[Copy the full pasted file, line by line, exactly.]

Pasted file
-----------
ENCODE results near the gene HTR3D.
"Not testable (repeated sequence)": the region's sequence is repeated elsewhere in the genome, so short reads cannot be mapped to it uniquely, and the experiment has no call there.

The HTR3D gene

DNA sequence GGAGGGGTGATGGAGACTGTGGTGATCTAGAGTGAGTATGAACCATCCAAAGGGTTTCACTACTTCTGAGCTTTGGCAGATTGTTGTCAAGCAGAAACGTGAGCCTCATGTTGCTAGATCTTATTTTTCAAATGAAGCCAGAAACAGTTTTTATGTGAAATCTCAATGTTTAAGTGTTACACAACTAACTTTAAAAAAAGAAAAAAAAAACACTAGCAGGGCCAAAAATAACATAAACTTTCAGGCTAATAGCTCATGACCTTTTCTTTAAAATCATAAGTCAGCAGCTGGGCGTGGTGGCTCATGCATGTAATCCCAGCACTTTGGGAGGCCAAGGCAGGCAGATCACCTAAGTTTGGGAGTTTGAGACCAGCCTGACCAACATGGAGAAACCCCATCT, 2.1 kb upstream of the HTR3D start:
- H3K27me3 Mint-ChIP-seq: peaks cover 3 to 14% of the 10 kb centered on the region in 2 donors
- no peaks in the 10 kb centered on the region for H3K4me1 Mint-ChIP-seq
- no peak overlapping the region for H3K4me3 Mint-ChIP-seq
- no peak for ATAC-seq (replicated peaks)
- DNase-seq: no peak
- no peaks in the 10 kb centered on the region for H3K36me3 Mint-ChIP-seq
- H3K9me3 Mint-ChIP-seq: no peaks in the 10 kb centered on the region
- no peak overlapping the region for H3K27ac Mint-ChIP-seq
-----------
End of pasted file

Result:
ENCODE results near the gene HTR3D.
"Not testable (repeated sequence)": the region's sequence is repeated elsewhere in the genome, so short reads cannot be mapped to it uniquely, and the experiment has no call there.

The HTR3D gene

DNA sequence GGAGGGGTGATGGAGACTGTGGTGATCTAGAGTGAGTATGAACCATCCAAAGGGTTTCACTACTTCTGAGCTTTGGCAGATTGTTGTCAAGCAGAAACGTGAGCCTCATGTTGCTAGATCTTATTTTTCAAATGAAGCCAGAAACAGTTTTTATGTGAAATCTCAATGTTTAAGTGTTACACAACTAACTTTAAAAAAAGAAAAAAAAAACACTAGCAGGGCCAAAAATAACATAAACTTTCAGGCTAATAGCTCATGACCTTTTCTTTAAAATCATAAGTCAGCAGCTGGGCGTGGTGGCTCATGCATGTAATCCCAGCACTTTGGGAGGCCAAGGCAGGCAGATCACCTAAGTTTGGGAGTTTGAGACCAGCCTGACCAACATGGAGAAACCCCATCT, 2.1 kb upstream of the HTR3D start:
- H3K27me3 Mint-ChIP-seq: peaks cover 3 to 14% of the 10 kb centered on the region in 2 donors
- no peaks in the 10 kb centered on the region for H3K4me1 Mint-ChIP-seq
- no peak overlapping the region for H3K4me3 Mint-ChIP-seq
- no peak for ATAC-seq (replicated peaks)
- DNase-seq: no peak
- no peaks in the 10 kb centered on the region for H3K36me3 Mint-ChIP-seq
- H3K9me3 Mint-ChIP-seq: no peaks in the 10 kb centered on the region
- no peak overlapping the region for H3K27ac Mint-ChIP-seq